ANSI S3.4‐2005 updates the calculation of loudness to reflect empirical evidence that loudness is nonzero at detection threshold. Hellman [Acoustics Today (2007)], in reviewing the changes, cited the work of Zwislocki [Handbook of Mathematical Psychology (1965) Vol. III] and Moore et al. [J. Audio. Eng. Soc. 45 (1997)] as theoretical support. Zwislocki proposed that detection threshold reflects an internal noise that acts like an external masker, and that (using generalized notation here for clarity) the tone+noise loudness for an rms tone pressure x is a function f of the sum of noise contribution(s) c and a tone contribution g(x). The Zwislocki g(x) was zero at x=0 and increased monotonically thereafter. Altogether, tone+noise loudness is f(g(x)+c). Zwislocki then assumed that listeners can perceptually separate tone from noise. He subtracted noise loudness from tone+noise loudness to get tone loudness, [f(g(x)+c)−f(c)]. That exceeds zero for whatever x is deemed the tone‐detection threshold. Unfortunately, with g(x)>0 for x>0, a nonzero threshold‐tone‐loudness was predetermined. Moore et al., using auditory filter output power as x, produced a congruent equation for tone loudness in quiet, repeating the circularity. Circularity was inevitable, because detection threshold is defined using a percentage‐correct performance that indicates nonconstant loudness.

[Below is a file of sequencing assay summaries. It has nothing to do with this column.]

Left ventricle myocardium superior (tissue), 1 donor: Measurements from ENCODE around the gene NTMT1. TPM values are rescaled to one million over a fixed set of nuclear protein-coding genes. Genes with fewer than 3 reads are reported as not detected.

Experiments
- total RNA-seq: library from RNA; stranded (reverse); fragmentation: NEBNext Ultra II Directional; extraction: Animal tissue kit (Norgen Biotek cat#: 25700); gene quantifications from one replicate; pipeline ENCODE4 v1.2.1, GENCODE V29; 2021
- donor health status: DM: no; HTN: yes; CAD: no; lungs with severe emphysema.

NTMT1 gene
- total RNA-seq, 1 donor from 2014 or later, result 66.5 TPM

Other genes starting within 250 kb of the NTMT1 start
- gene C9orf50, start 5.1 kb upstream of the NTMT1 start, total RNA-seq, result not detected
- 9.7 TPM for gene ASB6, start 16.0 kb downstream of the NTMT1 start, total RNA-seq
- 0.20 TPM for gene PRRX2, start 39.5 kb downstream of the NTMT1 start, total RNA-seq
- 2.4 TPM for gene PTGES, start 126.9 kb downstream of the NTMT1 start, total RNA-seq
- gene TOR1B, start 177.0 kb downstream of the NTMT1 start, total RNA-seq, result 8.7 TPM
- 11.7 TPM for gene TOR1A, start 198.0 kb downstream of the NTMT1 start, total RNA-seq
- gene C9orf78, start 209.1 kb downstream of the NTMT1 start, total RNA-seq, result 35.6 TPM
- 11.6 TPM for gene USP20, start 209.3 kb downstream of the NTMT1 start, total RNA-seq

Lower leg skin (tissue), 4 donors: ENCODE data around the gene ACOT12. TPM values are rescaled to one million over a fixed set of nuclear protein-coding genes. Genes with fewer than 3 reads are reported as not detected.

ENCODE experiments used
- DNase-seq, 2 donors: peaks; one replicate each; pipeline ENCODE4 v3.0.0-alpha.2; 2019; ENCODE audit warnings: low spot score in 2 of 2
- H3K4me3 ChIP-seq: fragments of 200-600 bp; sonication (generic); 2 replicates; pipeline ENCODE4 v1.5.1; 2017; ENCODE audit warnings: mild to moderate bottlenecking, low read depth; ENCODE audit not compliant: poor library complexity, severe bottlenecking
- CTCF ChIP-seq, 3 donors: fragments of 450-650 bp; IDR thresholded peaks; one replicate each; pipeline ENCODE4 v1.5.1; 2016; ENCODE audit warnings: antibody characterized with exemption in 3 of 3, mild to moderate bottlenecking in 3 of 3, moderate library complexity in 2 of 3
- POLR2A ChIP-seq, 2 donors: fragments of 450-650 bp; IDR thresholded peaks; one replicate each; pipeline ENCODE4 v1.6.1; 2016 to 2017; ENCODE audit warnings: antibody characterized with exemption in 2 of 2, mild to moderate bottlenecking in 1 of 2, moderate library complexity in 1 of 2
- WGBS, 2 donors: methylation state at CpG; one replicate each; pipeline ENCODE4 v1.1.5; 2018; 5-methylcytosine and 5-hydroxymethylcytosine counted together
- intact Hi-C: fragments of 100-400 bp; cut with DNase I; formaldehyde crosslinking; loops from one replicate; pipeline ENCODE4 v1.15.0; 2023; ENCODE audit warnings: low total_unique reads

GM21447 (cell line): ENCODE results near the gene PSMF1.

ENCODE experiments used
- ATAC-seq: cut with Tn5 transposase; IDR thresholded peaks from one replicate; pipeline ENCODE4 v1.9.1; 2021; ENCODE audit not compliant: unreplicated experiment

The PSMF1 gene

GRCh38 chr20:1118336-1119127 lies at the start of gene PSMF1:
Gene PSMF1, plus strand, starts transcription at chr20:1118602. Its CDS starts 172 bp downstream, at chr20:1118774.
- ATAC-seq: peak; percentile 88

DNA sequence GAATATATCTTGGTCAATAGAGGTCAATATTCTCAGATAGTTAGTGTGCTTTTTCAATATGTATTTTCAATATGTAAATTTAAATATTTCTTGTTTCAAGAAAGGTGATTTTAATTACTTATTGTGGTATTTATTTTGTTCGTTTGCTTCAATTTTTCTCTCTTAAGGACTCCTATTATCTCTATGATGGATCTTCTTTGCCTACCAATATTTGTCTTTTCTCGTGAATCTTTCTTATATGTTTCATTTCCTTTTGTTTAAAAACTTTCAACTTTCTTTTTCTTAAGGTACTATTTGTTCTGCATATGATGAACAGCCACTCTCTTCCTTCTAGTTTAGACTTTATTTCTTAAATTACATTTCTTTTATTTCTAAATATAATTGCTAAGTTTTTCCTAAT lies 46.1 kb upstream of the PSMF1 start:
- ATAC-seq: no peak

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October 15 2008
Nonzero threshold loudness: A circular argument in Zwislocki (1965) and Moore, Glasberg, and Baer (1997).
J. Acoust. Soc. Am. 124, 2454 (2008)
Lance Nizami; Nonzero threshold loudness: A circular argument in Zwislocki (1965) and Moore, Glasberg, and Baer (1997).. J. Acoust. Soc. Am. 1 October 2008; 124 (4_Supplement): 2454. https://doi.org/10.1121/1.4782622
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